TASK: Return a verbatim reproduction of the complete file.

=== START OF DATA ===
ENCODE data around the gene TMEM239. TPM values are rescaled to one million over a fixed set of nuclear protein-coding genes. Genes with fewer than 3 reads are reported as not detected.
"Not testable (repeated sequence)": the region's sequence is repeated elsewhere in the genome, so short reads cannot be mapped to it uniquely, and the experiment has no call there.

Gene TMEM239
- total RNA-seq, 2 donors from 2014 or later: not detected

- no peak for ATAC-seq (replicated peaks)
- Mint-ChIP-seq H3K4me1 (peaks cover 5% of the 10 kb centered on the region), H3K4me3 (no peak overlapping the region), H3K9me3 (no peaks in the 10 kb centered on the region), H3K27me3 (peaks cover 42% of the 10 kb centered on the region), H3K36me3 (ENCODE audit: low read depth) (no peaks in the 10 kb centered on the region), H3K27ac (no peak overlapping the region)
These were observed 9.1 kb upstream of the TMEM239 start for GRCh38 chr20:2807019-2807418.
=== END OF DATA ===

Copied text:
ENCODE data around the gene TMEM239. TPM values are rescaled to one million over a fixed set of nuclear protein-coding genes. Genes with fewer than 3 reads are reported as not detected.
"Not testable (repeated sequence)": the region's sequence is repeated elsewhere in the genome, so short reads cannot be mapped to it uniquely, and the experiment has no call there.

Gene TMEM239
- total RNA-seq, 2 donors from 2014 or later: not detected

- no peak for ATAC-seq (replicated peaks)
- Mint-ChIP-seq H3K4me1 (peaks cover 5% of the 10 kb centered on the region), H3K4me3 (no peak overlapping the region), H3K9me3 (no peaks in the 10 kb centered on the region), H3K27me3 (peaks cover 42% of the 10 kb centered on the region), H3K36me3 (ENCODE audit: low read depth) (no peaks in the 10 kb centered on the region), H3K27ac (no peak overlapping the region)
These were observed 9.1 kb upstream of the TMEM239 start for GRCh38 chr20:2807019-2807418.